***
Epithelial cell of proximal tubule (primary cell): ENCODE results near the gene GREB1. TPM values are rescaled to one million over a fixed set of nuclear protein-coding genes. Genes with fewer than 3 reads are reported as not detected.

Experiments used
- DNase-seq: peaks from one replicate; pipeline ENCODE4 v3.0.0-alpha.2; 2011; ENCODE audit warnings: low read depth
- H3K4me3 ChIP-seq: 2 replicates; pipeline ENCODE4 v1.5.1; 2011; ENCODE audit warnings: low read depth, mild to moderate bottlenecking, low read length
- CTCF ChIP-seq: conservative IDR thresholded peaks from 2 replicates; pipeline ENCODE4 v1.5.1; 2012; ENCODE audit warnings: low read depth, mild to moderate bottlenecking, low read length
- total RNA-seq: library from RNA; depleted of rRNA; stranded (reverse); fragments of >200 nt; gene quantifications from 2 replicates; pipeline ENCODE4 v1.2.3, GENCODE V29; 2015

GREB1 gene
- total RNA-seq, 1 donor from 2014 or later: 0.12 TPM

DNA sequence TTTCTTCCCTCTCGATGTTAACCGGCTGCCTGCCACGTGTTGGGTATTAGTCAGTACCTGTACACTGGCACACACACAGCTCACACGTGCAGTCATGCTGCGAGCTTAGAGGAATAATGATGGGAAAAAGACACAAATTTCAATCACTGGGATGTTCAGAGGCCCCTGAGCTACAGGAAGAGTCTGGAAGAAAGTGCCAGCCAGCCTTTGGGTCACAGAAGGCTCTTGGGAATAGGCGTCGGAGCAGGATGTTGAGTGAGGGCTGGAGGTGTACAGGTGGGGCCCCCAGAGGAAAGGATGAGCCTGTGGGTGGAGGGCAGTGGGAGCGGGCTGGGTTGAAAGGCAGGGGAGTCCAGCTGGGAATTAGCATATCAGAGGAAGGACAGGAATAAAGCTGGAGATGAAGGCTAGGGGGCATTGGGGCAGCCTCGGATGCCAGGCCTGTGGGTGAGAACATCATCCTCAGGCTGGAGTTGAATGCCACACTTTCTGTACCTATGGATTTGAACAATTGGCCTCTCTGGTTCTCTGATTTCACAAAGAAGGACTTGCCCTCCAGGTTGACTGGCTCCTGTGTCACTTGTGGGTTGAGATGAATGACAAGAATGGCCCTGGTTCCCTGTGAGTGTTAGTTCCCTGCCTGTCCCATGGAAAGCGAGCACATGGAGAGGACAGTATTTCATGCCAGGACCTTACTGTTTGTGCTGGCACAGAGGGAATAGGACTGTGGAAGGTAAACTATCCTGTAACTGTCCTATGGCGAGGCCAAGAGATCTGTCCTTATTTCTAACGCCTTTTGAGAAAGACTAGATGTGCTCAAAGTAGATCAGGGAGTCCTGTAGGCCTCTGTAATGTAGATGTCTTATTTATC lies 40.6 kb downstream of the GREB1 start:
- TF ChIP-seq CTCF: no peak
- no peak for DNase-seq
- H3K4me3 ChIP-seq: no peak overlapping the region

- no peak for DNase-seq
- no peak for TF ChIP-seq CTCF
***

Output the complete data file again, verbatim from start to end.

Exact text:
Epithelial cell of proximal tubule (primary cell): ENCODE results near the gene GREB1. TPM values are rescaled to one million over a fixed set of nuclear protein-coding genes. Genes with fewer than 3 reads are reported as not detected.

Experiments used
- DNase-seq: peaks from one replicate; pipeline ENCODE4 v3.0.0-alpha.2; 2011; ENCODE audit warnings: low read depth
- H3K4me3 ChIP-seq: 2 replicates; pipeline ENCODE4 v1.5.1; 2011; ENCODE audit warnings: low read depth, mild to moderate bottlenecking, low read length
- CTCF ChIP-seq: conservative IDR thresholded peaks from 2 replicates; pipeline ENCODE4 v1.5.1; 2012; ENCODE audit warnings: low read depth, mild to moderate bottlenecking, low read length
- total RNA-seq: library from RNA; depleted of rRNA; stranded (reverse); fragments of >200 nt; gene quantifications from 2 replicates; pipeline ENCODE4 v1.2.3, GENCODE V29; 2015

GREB1 gene
- total RNA-seq, 1 donor from 2014 or later: 0.12 TPM

DNA sequence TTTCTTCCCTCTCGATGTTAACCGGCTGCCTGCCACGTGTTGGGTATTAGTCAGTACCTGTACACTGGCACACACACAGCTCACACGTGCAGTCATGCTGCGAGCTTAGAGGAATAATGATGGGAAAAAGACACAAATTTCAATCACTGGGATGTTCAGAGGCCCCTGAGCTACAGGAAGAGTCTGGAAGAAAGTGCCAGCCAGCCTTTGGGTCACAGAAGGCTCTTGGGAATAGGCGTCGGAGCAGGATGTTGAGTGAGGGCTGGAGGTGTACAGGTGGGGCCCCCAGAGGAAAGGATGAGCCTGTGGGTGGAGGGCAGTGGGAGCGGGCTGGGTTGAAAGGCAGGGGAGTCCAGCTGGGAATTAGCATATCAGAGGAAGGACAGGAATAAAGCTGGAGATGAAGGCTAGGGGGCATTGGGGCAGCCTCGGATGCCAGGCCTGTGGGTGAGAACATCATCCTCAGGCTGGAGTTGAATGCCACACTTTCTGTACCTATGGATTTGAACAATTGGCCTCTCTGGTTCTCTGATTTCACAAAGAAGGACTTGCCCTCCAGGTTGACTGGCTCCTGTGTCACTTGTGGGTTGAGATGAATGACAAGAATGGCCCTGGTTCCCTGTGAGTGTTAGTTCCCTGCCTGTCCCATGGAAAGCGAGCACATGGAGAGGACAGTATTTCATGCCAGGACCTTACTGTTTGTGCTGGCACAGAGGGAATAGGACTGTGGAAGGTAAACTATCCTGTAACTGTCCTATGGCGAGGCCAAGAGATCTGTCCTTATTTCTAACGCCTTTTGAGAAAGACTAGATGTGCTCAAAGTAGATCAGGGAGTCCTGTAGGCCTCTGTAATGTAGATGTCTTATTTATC lies 40.6 kb downstream of the GREB1 start:
- TF ChIP-seq CTCF: no peak
- no peak for DNase-seq
- H3K4me3 ChIP-seq: no peak overlapping the region

- no peak for DNase-seq
- no peak for TF ChIP-seq CTCF